Maiko KOBAYASHI | 小林 麻衣子
* NOUVELLE GARDE DE L’ART CONTEMPORAIN JAPONAIS, Sophie Cavaliero, 2011
Man is nothing more than what he makes of himself…
This quote form Sartre could just as well illustrate Maiko Kobayashi’s work, which deals with existential issues differently than simply offering an escape to some fantasy world.
The mushroom has now disappeared from the creative arena, yet the understanding of the world’s sufferings is still every present. Maiko Kobayashi must have heard the voice of Hashizume Bun, writer of The Day the Sun Fell. I was 14 years Old in Hiroshima. For Maiko Kobayashi, action starts with the understanding of other’s feelings, it means being able to relate one’s emotions to those of others.
This is why Maiko Kobayashi features a series of recurring characters depicted as either isolated or in a group in her paintings. We need to look beyond its cute, Kawaii aspect to understand its purpose. The character is a hybrid, half human, half animal. Rabbit, dog or cat, animals intermingle to highlight its humanity, most noticeable in its looks and postures.
What are these creatures? These beings fill her creative space and are the vessels to every human emotion. When we look at her artwork, we are overwhelmed with emotions and each piece becomes an object of fascination. It seems more about sadness and suffering than about joy. The media has been manhandled: the paintings’ edges are ruined, and the drawing paper is torn up then fixed with bandaid like paper – as if to cover a wound. The act of creation is now an act of sympathy.
Her painting technique is rather specific: Maiko Kobayashi first paints a monochrome background over a layer of gesso then she draws her characters. Afterwards, she paints another background erasing the characters so she has to draw them again. She proceeds to repeat this same action as many times as needed for her creatures to seem to appear from the depths of the canvas, as if they were born from the wood itself.
The existential issue is raised once again: “Does existence precede essence?” The viewer’s empathetic gaze upon the creature allows it to reach a new degree of existence it didn’t have otherwise.
The content, at first seemingly trivial, now displays profound philosophical implications, and we’re surprised to find ourselves staring at the artwork, trying to contain our emotions – or not. Once you’ve encountered work by Maiko Kobayashi, it’s not easily forgotten.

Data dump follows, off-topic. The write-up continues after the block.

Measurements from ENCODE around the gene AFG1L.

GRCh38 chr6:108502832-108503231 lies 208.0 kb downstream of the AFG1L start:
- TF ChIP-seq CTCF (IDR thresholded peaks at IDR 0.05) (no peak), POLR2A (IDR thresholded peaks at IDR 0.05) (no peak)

Maiko Kobayashi undertook extensive research to achieve the final design of her creatures, including a series of sketches on newsprint during her journey to the United Kingdom. These small bits of paper are on display, pinned to her wall; their shapes vary according to the artist’s whimsy. These sketches are just as many small portrayals, questioning our existence and our ability to get to know others as well as ourselves.
* The article from “Gallery Reviews”, < BIJUTSU TECHO >, Vol. 56, Chieko Hirano, 2004
I met a strange drawing. Drawn on an oblong sheet of paper hanging on the front wall of a gallery are ten figures, each of them in some way intersecting a simple line that represents a balcony, or else a table. They are neither arranged in dramatic poses and gazing with facial expressions not unlike one might see on the figures in a historical or religious painting, nor do each of the figures possess what one might call individual characteristics or personalities. Rather, these is no reciprocal tie that binds them together, no indication even that they’re looking outside the world of the painting. One might think it is as if they are looking at nothing at all. And these ten people — well, they’re not even human beings; rather, they are creatures that are indistinguishably either part rabbit or part dog.
“I don’t draw humans,” says the artist, Maiko Kobayashi. “And they aren’t characters.” Yet in producing so many drawings of these creatures, she’s thoroughly researched the lines which make up their facial expressions. These characters — to use a crude word — are more than simplified projections of the artist’s imagination; rather, they are perhaps shapes which arise from a psychological cause-and-effect mechanism. In order to explore the possibilities of such an empathy, let’s investigate the bodies, faces, and expressions of the figures. As regards these other-worldly figures, an “expression” is not a thing that relates emotion; rather, it is something that merely exposes itself as not existing outside the subject being studied. The nature of the “expressions” in these drawings is very much the same thing. In this drawing, one can see the off-the-cuff energy even in lines that have been drawn in charcoal and then rubbed away. Lines float to the surface from where paper streamers have been overlapped and erased with gesso. On top of even this, the limbs of these creatures are bizarrely long. One might get the feeling that the hands are long with an indescribable gentleness.
Though intended as marginal art, and though perhaps at first it might seem mismatched, truly I got the feeling from the implementation of the style, the arrangement of the lines and the pursuits of the facial expressions that it was all an experiment in approaching life and emotion.
wrote by Ms. Chieko Hirano (art critic)